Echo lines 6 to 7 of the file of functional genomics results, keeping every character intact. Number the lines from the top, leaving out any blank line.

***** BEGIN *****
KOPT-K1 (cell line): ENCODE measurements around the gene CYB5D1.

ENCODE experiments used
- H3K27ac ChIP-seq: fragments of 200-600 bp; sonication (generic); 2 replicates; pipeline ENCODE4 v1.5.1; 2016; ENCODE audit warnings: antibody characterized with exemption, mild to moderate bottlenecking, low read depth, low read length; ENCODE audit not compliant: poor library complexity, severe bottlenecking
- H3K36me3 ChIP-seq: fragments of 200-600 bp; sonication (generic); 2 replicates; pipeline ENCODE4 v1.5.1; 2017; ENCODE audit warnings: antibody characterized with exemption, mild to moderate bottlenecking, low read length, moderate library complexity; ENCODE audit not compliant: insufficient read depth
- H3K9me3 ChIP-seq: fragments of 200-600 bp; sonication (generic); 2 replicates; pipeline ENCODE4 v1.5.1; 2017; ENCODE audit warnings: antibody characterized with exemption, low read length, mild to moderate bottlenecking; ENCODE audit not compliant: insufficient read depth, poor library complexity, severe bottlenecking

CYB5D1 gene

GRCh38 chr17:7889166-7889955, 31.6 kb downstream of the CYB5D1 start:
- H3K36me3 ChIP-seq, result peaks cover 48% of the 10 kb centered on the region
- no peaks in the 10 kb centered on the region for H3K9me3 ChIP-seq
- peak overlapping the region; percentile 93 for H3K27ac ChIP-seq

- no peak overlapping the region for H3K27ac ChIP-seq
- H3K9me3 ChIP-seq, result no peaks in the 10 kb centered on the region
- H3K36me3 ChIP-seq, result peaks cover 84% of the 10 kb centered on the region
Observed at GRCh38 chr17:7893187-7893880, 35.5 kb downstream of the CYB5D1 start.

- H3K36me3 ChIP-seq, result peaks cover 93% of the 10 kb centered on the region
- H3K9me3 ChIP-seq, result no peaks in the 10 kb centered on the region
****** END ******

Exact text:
CYB5D1 gene

GRCh38 chr17:7889166-7889955, 31.6 kb downstream of the CYB5D1 start: